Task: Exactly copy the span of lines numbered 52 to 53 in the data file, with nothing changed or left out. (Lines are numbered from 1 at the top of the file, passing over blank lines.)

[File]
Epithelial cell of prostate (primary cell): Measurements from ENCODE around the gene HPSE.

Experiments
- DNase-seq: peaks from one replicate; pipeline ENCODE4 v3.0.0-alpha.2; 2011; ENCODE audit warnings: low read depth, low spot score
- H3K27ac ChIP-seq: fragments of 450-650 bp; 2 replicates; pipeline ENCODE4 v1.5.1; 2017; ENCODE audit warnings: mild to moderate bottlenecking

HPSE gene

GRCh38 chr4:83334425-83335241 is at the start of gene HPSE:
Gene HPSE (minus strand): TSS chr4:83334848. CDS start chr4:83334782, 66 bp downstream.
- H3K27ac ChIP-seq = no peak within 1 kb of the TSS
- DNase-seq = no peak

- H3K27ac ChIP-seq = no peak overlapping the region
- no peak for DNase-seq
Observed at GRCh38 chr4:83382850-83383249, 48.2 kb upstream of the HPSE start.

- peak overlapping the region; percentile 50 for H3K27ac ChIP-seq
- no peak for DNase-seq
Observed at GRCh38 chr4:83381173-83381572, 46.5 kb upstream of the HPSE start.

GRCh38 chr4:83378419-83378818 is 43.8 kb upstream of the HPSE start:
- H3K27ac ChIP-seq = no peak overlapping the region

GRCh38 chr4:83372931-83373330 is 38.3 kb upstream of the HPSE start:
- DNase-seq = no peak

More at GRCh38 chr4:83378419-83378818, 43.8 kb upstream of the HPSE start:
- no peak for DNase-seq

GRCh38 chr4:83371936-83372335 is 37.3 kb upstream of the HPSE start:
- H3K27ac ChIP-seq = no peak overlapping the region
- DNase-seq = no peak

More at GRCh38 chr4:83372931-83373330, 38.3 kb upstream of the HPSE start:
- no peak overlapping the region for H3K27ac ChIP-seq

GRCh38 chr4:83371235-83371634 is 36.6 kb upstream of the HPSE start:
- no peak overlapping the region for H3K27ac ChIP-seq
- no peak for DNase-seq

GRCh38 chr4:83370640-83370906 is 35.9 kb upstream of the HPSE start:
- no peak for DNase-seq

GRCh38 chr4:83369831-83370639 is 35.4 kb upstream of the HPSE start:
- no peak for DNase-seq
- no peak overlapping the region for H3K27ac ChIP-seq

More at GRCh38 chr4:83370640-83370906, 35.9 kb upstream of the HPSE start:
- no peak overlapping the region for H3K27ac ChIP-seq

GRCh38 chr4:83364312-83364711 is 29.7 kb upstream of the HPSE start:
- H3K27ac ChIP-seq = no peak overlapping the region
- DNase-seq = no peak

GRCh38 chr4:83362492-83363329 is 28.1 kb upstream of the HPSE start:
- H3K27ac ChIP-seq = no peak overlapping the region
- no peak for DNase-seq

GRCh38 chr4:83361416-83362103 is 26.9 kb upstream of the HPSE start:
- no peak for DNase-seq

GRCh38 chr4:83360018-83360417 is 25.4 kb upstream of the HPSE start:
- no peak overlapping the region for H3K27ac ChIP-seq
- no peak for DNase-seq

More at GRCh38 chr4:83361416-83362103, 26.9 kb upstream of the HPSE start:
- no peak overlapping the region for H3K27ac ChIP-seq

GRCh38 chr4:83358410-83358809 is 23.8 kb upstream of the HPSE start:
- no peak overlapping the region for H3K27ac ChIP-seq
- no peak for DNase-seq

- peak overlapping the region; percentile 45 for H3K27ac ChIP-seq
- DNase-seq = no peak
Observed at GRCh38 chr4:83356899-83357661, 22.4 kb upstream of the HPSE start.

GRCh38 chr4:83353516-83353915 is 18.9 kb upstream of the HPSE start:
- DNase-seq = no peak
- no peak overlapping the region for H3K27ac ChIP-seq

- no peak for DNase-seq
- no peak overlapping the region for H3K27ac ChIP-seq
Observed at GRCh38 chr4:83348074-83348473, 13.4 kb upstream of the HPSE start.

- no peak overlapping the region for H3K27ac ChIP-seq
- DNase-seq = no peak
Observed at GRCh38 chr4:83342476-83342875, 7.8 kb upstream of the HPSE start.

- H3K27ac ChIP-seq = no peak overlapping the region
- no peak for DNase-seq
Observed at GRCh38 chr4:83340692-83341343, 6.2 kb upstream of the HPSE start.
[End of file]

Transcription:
- no peak for DNase-seq

- peak overlapping the region; percentile 45 for H3K27ac ChIP-seq